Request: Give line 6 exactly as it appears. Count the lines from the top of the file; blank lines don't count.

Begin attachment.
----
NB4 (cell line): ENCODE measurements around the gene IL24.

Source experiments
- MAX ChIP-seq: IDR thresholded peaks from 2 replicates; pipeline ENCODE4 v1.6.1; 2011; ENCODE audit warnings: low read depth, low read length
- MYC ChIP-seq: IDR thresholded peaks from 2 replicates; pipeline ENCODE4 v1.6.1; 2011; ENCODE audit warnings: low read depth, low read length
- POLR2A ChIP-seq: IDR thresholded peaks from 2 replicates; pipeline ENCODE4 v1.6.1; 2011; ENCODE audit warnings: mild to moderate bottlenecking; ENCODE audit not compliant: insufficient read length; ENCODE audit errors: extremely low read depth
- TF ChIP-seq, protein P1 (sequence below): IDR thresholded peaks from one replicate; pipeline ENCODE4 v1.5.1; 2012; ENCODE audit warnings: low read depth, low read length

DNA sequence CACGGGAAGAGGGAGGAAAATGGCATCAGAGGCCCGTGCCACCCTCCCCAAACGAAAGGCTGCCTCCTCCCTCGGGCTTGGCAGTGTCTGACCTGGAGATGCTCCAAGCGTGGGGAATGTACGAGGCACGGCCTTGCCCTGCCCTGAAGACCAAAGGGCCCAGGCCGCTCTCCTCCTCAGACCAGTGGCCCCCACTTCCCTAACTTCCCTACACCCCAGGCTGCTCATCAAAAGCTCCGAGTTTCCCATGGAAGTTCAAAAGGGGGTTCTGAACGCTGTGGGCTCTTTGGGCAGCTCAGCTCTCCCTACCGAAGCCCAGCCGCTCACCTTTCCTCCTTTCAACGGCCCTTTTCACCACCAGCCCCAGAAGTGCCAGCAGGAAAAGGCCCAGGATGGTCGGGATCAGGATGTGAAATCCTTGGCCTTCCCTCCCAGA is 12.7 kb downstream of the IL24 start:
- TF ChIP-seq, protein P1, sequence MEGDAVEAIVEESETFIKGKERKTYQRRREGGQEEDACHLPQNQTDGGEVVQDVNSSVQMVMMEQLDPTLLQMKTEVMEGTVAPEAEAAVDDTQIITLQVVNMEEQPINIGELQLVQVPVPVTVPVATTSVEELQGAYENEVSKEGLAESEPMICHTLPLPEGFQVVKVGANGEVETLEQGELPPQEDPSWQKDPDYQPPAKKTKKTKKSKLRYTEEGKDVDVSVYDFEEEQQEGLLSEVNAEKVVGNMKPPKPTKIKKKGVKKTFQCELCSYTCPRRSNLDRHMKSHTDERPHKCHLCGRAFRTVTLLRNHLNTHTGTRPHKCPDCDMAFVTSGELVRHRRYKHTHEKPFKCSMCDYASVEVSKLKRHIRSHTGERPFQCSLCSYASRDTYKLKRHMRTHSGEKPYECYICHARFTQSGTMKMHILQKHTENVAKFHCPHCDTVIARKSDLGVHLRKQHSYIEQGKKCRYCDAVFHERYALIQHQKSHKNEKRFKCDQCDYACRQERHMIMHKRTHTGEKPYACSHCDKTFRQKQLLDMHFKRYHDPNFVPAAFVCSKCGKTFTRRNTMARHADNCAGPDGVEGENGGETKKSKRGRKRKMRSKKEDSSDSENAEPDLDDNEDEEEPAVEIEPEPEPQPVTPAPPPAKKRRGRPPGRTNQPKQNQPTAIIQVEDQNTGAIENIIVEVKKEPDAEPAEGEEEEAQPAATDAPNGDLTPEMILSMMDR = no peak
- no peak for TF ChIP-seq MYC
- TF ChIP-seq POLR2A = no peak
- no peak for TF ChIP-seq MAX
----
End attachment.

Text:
- TF ChIP-seq, protein P1 (sequence below): IDR thresholded peaks from one replicate; pipeline ENCODE4 v1.5.1; 2012; ENCODE audit warnings: low read depth, low read length